Japanese Green Tea - Understanding the Broken and Fragmented Leaves

by Julian

Japanese tea leaves tend to be more broken and fragmented.

From my general readings, I think there are two aspects to this issue when making sencha tea.

First it is the post-steaming processes.

These consist of steps such as pressing (2 times), rolling (3 times), twisting and drying.

It is said during the pressing process, leaves are intentionally fragmented to aid in the release of flavors.

(I think the much larger surface area contributes significantly to bitterness when brewing at higher temperature or with longer duration.

Don't really know why they do this. Some Chinese green tea is machined-rolled but they are not broken.)

Second, for deep steamed sencha tea (called Fukamushi), the twice as long steaming is said to "powder" the leaves.

(Fukamushi green tea is less grassy astringent, and has a stronger taste than regular sencha.)

The effects of powdering or fragmentation can be detected by observing the tea liquor - it is more cloudy.

So in summary, it is the steaming and/or the subsequent processing that may fragment a Japanese green tea.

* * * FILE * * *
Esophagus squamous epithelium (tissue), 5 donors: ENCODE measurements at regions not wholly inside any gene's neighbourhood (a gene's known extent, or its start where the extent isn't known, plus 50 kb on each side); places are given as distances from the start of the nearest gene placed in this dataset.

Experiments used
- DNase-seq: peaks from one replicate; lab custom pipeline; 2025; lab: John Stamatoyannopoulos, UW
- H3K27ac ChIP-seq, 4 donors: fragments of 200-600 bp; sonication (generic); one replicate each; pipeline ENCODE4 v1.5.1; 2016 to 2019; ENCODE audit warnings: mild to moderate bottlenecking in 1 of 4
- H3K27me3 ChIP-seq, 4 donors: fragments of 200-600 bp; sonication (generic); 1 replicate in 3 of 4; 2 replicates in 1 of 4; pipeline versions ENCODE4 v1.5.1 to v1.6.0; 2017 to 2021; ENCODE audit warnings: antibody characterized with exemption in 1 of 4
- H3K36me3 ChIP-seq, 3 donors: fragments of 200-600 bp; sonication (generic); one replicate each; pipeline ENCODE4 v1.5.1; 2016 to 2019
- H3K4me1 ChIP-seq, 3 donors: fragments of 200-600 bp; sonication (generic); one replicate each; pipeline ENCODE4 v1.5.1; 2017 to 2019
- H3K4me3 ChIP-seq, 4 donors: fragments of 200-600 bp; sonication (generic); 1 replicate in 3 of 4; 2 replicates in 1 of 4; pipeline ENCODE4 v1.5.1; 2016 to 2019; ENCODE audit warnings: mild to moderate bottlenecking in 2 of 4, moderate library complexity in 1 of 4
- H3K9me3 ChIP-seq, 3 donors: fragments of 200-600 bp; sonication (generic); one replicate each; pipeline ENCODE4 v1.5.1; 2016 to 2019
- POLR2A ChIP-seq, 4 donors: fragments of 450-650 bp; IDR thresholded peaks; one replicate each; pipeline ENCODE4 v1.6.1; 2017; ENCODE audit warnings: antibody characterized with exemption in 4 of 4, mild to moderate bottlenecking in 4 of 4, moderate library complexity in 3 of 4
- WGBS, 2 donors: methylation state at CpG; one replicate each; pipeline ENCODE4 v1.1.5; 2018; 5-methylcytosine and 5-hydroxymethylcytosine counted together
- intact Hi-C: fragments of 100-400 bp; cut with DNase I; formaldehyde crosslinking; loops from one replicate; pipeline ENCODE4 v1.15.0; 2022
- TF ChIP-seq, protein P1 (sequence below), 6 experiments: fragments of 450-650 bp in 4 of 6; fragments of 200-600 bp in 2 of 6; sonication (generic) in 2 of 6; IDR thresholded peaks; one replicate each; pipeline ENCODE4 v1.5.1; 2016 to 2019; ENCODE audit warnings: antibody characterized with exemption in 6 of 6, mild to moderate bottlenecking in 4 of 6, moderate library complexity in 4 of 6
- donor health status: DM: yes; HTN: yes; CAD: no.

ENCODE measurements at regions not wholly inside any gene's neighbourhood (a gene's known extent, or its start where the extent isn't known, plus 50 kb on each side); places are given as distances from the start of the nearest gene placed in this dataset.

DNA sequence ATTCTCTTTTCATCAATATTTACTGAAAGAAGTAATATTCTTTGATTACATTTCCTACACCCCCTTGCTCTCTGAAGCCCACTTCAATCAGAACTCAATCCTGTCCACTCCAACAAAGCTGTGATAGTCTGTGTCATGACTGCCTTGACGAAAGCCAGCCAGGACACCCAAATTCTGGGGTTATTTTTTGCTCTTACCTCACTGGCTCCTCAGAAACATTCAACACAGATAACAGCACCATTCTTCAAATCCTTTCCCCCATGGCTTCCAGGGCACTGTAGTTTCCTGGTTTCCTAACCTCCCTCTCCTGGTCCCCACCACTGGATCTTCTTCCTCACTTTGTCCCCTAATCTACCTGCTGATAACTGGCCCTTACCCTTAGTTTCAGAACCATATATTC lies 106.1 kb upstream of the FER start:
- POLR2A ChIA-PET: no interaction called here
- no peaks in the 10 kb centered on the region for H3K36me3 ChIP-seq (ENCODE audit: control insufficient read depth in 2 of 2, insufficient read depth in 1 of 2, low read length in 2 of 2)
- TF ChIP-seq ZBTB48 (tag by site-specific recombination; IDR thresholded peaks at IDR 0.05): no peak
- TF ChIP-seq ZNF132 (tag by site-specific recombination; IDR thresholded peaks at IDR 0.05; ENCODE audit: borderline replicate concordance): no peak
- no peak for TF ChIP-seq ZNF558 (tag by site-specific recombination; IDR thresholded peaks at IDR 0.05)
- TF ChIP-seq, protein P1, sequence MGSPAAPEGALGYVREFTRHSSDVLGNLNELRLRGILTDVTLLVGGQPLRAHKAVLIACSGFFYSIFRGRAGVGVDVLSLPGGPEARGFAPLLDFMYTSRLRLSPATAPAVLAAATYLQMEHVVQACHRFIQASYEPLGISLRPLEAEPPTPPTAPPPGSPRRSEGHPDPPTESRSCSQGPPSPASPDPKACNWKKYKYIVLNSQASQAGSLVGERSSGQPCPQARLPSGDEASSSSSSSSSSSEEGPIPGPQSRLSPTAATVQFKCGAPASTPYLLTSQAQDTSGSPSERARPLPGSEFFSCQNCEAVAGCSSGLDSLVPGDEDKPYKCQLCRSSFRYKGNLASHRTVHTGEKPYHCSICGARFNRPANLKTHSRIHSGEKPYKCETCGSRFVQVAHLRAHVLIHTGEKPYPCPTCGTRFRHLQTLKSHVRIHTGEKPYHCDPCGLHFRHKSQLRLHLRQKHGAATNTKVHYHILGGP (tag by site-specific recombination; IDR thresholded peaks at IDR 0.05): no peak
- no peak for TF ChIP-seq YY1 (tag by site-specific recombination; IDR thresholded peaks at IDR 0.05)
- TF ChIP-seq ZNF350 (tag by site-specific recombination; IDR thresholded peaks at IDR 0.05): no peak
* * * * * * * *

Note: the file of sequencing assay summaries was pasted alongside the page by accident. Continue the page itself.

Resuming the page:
This leads to the question: how can we assess its quality if we can't see the whole leaf - like when we brew a Chinese green tea?

These are the questions I ask myself:

- Do they taste good?

- Are the fragmented pieces soft and tender? This gives us a clue whether they are tender shoots harvested from young buds or matured leaves.

I think if we go down this route, while religiously following the fairly strict brewing guidelines - we stand a good chance of getting the best out of Japanese tea.

It is much better than rejecting Japanese tea outright because they are all chopped up and fragmented.

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